The Paradox of Friction and Frictionless

Without friction in an experience, it’s not possible to *feel* it. So a frictionless experience is by definition unmemorable.

That is ideal when: 1/ it normally tastes like medicine, 2/ it’s expected to be utterly painful, 3/ it’s not something you are really interested in doing.

We add new content (i.e. friction) into an experience to provide education (“this is what it is so you know what you’re about to do and gain” — product marketing), humanity (“it will only hurt a little” or “this will make you get well much faster” — empathy), or familiarity (“it’s like a trustworthy Coca Cola” — power of brand … or, “it’s just like using a calculator <assuming I know what one is>” — power of design metaphor), or seduction (“zowie!” activating lizard brain for maximum irrationality/hunger to embrace risk by only seeing reward).

This is a great point on nudges:

And relate to something that Christian Waitzinger started us on with this popular image:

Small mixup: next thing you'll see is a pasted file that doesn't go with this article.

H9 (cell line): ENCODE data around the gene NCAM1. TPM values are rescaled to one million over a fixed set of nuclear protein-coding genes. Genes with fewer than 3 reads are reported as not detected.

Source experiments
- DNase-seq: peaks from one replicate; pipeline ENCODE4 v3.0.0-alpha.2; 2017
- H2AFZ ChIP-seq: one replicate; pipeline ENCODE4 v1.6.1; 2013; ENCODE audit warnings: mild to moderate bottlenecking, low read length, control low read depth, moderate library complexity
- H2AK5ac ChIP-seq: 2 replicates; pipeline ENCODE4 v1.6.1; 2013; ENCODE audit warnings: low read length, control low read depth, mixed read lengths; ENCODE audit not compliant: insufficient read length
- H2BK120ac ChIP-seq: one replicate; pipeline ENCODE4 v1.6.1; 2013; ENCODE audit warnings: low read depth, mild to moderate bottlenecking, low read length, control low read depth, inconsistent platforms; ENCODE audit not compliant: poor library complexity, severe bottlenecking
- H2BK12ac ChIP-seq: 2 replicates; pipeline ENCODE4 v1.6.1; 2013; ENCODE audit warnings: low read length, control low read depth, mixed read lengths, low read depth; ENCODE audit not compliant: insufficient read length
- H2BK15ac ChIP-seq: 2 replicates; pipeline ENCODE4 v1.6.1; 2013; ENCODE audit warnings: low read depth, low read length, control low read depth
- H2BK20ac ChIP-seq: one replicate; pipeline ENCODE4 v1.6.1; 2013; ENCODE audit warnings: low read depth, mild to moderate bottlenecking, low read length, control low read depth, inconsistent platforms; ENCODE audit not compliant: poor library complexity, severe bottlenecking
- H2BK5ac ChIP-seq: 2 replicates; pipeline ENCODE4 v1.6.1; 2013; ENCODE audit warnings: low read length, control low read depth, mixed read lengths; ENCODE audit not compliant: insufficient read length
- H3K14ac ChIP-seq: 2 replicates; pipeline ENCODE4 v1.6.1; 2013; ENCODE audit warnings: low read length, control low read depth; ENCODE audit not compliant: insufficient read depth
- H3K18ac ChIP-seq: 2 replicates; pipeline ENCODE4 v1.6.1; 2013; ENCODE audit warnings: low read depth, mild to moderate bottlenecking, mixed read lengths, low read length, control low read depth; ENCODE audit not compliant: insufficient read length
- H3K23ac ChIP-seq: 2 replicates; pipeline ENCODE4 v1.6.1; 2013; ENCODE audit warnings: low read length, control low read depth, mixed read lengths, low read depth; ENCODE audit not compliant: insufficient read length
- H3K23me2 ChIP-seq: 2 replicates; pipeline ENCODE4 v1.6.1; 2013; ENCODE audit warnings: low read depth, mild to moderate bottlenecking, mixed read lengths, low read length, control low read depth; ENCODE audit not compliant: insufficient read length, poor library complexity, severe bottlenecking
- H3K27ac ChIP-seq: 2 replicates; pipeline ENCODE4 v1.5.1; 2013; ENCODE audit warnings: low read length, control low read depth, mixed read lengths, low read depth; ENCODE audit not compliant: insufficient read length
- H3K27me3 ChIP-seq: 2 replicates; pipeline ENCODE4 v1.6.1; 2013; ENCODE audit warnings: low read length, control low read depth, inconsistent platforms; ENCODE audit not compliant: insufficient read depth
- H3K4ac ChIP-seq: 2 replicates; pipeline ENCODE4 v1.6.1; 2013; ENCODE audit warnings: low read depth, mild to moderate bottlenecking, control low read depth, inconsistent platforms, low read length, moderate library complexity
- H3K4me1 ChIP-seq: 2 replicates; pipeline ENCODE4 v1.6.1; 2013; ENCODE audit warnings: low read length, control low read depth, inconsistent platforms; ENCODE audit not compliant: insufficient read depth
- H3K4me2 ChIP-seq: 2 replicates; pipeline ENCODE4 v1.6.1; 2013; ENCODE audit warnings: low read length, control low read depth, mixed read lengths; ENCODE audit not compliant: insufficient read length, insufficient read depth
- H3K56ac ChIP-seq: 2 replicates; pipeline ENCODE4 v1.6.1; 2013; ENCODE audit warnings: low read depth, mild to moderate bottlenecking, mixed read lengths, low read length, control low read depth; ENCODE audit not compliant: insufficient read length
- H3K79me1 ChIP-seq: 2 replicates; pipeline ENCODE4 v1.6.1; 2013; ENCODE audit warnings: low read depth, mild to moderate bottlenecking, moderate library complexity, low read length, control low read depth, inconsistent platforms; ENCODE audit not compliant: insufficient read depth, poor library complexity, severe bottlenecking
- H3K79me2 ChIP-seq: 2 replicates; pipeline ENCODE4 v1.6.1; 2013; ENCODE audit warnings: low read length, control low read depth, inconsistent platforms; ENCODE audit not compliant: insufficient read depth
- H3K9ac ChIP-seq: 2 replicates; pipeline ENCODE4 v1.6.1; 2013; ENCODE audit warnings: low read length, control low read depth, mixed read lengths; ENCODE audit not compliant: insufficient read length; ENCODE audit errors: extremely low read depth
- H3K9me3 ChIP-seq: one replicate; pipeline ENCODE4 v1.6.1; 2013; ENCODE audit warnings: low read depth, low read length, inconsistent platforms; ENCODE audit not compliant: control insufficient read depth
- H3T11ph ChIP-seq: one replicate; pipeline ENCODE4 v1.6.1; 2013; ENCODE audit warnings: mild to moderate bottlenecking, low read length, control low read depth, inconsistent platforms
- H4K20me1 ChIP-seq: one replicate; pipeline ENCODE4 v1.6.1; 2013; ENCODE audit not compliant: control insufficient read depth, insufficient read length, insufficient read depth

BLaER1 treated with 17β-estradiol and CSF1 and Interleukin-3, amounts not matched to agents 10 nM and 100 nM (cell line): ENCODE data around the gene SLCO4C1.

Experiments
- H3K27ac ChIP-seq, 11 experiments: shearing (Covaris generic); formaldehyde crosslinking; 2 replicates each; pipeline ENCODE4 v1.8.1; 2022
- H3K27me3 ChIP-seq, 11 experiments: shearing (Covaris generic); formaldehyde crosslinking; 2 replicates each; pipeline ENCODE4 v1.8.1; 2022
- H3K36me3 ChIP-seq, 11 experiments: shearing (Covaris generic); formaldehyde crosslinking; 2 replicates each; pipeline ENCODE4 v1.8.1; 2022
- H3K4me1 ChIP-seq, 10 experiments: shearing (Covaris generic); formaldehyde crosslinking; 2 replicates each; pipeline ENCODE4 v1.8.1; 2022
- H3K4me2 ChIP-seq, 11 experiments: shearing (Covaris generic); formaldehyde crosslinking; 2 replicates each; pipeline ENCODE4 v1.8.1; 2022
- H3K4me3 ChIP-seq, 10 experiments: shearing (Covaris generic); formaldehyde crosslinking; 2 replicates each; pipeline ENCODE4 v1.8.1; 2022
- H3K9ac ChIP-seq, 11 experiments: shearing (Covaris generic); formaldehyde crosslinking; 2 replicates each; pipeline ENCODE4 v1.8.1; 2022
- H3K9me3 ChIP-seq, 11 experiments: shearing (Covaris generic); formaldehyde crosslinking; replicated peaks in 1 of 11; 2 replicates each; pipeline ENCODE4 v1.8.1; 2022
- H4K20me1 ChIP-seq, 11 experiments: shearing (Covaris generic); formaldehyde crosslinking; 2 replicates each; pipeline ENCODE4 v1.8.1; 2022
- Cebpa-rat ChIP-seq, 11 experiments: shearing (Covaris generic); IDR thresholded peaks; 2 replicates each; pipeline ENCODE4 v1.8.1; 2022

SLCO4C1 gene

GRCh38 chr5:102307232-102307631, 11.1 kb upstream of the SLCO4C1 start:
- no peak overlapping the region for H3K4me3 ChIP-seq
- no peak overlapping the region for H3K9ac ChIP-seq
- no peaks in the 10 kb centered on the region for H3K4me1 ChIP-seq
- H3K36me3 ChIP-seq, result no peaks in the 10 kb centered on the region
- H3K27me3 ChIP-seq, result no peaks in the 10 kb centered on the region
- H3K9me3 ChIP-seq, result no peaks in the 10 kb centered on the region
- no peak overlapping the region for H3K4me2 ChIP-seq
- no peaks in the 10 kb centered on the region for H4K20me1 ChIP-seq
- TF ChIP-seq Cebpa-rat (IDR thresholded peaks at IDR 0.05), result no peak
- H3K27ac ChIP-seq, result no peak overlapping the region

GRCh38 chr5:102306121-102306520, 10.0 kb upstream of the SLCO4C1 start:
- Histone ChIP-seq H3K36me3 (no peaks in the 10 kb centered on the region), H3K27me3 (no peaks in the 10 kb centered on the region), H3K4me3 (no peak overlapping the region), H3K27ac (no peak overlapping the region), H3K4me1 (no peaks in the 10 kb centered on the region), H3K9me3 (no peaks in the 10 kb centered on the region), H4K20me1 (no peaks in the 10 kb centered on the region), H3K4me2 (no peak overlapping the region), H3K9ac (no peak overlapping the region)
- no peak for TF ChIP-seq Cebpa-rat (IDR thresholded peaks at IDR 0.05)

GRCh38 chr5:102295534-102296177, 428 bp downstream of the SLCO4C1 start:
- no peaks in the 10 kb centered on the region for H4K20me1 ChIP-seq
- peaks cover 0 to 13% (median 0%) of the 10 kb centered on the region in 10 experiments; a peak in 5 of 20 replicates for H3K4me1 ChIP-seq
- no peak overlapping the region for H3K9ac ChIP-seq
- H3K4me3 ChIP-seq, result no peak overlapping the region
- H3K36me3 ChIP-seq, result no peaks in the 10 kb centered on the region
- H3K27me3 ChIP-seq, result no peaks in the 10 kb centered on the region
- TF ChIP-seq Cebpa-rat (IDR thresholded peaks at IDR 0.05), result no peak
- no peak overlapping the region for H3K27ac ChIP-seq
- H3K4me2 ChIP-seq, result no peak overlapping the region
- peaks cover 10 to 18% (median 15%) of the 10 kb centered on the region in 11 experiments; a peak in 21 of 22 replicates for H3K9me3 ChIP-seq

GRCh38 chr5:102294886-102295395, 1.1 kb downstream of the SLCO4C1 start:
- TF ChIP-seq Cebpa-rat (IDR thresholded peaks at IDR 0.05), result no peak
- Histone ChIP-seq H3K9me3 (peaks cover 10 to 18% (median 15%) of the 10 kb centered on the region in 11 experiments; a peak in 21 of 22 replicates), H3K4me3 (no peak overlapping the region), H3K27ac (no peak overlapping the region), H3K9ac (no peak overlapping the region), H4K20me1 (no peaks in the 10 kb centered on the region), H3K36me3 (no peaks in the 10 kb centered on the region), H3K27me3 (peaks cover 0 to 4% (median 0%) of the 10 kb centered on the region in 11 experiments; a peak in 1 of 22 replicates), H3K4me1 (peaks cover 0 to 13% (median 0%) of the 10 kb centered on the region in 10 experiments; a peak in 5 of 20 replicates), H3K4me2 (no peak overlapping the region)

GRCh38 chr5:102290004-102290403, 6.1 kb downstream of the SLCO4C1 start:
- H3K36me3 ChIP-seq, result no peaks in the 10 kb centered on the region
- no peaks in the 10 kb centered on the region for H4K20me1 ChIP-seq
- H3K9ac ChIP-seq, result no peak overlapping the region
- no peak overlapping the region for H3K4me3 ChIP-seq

Which reminded me of Tom Hulme’s talk:

Relatedly my colleague Raj Shah shared this story:.

I am reminded of an anecdote I heard in my undergrad days.  A university had recently opened a new set of facilities, which included a new quad.  Rather than paving the walkways, planting trees or gardening the quad, they planted lush grass and no impediments to people walking on the grass.  Four months later, they knew the most frequent paths people were taking between buildings across the quad through where the grass had been eroded.  That lay out the plan for sculpting the quad. 

Dario Korati pointed out:

AKKA Architects did that. Stephanie Hughes of AKKA gave a talk about that project and their approach at the Euro IA 2017. Here are the slides of her talk though it’s hard to grasp without the actual voice over:

James King adds:

I’ve always loved desire paths. It really comes out in the winter, if you treat snow as data.